For years I’ve thought this whole mindfulness thing was a fad.
I’d downloaded Headspace, I’d tried to clear my brain but nothing worked – I just couldn’t meditate!
But, while researching cryotherapy for this blog, I stumbled across floatation therapy, which involves lying in sensory deprivation tank filled with salt water, the latest ‘wellness’ trend.
The science behind floatation therapy is largely anecdotal but it is often used, alongside other therapies, to treat people with PTSD, inflammation, joint and muscle pain, as well as anxiety and depression. In Sweden, it’s part of their free national healthcare, here it’s still considered a luxury.
I was sceptical at first, but having recently discovered Stranger Things and not wanting to turn down an excuse to emulate my inner Eleven, I went to give it a go.
Floatworks is an unassuming centre in St George Wharf, Vauxhall, London. You’re escorted to your own private room with dark lighting and shown how to use everything. The pod itself is a white, plastic, egg-like shape which opens and closes like a clam.
There’s a shower for washing before and after, some earplugs to prevent the water getting in, petroleum to protect cuts and even a float for your head, in case you want some extra support.
You’re then left to your own devices. Floatworks recommends that you try the experience naked but, if you’re a newbie, you might prefer to wear a costume for the first time!
Inside the pod, there’s a switch for turning off the lights and a button to call a member of staff, in case you feel like you need rescuing!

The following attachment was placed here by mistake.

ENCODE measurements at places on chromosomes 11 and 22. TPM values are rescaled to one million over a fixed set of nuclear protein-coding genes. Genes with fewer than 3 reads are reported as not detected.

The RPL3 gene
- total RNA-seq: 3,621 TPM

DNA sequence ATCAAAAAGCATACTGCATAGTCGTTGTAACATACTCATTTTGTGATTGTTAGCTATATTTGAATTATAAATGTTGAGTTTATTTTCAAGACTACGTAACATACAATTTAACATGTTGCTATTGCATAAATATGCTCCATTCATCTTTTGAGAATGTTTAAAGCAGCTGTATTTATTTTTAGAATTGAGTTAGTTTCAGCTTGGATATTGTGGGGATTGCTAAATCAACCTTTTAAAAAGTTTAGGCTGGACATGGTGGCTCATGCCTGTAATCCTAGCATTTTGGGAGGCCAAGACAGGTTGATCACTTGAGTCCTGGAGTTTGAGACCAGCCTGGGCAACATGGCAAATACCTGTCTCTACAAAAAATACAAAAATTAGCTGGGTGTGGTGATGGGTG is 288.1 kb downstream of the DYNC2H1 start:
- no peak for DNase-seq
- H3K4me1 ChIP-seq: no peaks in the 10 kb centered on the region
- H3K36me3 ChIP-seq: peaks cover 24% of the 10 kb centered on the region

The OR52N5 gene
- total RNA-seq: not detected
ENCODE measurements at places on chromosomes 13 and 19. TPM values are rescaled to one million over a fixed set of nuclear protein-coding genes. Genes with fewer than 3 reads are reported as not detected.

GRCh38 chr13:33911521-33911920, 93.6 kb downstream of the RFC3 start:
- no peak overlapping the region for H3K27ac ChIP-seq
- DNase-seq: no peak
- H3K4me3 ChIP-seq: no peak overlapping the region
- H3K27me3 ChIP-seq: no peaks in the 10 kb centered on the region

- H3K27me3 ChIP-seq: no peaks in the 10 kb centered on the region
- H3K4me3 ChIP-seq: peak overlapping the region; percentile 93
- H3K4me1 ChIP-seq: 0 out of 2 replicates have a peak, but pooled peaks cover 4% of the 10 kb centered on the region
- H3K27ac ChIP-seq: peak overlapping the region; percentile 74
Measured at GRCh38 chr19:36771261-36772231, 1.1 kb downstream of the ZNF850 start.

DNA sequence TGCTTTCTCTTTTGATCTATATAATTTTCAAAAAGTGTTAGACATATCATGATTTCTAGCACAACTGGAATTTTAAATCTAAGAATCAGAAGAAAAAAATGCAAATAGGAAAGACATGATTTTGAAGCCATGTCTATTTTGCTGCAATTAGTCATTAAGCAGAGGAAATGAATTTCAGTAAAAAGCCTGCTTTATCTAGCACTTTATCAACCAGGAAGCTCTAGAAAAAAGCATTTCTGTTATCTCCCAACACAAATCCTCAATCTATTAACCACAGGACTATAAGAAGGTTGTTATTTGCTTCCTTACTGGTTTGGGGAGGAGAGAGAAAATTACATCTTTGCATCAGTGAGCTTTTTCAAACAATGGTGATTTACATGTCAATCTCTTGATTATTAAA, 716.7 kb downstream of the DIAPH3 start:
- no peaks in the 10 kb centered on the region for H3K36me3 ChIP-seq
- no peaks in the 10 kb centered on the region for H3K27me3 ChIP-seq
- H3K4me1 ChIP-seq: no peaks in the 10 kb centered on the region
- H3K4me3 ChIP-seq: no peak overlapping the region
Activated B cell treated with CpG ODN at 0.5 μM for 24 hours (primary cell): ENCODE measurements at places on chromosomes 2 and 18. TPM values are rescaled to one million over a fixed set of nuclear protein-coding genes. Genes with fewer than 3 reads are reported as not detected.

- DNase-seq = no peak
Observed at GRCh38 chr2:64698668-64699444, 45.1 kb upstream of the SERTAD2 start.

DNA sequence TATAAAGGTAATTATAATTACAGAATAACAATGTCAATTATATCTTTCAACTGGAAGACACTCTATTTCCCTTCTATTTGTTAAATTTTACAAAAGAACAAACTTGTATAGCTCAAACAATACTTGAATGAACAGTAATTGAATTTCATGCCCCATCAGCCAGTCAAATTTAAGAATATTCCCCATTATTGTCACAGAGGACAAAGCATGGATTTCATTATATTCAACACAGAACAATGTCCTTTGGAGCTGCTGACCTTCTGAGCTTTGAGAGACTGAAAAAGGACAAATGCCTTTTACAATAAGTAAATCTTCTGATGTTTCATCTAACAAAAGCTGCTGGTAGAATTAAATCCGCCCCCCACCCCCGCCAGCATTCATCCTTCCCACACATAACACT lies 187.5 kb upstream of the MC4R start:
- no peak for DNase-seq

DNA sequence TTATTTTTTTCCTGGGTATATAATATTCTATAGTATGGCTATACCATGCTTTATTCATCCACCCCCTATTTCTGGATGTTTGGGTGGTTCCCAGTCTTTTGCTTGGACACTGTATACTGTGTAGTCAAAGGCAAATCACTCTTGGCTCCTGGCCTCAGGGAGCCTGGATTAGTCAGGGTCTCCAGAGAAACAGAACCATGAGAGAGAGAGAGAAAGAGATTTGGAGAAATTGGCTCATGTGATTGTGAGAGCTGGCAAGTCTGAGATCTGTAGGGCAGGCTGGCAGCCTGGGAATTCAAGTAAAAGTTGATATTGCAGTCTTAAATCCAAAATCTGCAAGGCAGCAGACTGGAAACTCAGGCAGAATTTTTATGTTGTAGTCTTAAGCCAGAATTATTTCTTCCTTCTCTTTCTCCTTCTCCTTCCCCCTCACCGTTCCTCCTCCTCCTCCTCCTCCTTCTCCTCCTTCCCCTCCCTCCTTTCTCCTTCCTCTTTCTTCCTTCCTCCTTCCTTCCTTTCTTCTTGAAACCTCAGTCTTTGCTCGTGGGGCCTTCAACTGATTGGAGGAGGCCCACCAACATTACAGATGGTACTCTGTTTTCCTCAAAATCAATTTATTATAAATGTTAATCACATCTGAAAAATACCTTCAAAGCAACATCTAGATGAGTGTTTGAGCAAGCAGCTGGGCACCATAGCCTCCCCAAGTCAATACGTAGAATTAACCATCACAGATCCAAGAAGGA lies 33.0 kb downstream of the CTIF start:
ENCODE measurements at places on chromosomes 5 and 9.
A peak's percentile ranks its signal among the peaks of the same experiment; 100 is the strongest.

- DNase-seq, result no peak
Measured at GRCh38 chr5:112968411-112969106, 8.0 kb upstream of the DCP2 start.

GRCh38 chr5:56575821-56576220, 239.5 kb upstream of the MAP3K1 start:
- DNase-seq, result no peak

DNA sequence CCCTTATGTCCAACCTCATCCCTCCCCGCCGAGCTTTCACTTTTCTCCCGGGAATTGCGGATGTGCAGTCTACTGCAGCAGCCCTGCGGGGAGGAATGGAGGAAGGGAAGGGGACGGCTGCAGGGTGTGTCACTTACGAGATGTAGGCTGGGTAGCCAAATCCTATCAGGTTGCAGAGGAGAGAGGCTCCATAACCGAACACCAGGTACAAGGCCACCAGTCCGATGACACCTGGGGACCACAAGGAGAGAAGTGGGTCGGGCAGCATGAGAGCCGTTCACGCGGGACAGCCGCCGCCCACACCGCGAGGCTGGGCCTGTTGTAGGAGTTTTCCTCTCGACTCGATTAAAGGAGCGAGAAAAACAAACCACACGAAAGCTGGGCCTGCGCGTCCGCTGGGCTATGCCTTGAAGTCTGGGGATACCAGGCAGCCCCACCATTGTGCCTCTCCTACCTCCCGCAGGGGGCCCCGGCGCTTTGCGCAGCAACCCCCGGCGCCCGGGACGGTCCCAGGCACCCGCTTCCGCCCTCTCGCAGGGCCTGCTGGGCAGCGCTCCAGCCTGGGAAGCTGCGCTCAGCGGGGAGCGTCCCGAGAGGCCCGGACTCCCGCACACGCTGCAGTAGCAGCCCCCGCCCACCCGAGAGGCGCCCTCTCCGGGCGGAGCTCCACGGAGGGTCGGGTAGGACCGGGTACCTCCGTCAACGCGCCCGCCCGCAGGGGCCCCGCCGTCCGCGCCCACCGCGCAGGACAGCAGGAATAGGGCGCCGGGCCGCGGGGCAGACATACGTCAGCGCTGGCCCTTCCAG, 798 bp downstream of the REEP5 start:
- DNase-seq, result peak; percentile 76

You immerse yourself in the water, which is 35.5 degrees Celsius, the same as skin temperature and saturated with Epsom Salts, allowing you to float effortlessly. The air in the pod is also kept at the same temperature.
The thought of being left in the dark with nothing but my own mind to entertain me was a slightly scary prospect, but I surprised myself and found the experience hugely enlightening.
As I turned the lights off and the relaxing ambient music began to fade, I found myself in complete nothingness. Within minutes, I had no concept where my body ended and the water began.
The sensation is like those moments before you fall asleep, where you’re only really present inside your head. I must confess, I think I dozed off for a bit and had some strange lucid dreams.
Despite my reservations, I emerged truly relaxed and zen – I was taken aback at how easily I managed to switch off, despite being in the centre of London. My muscles and back also felt relaxed, as if I’d spent the day at a spa.
After your float, you can take a shower and dry off, then relax in the Floatworks’ chill room, complete with bean bags, books and bags of herbal tea!
There’s also a room with hairdryers and straighteners, so you can leave Floatworks feeling and looking great.
An hour-long float session costs £50, which is quite steep but I genuinely felt the positive effects of it and would be tempted to return. When you compare it to the cost of other spa treatments, it’s not so bad!
So, if you’re struggling to get some headspace, or looking for a quiet moment of respite, I would definitely recommend!
To find out more and to book a float, visit the Floatworks website here
I received a complimentary float from Floatworks for the purposes of this review but all opinions are my own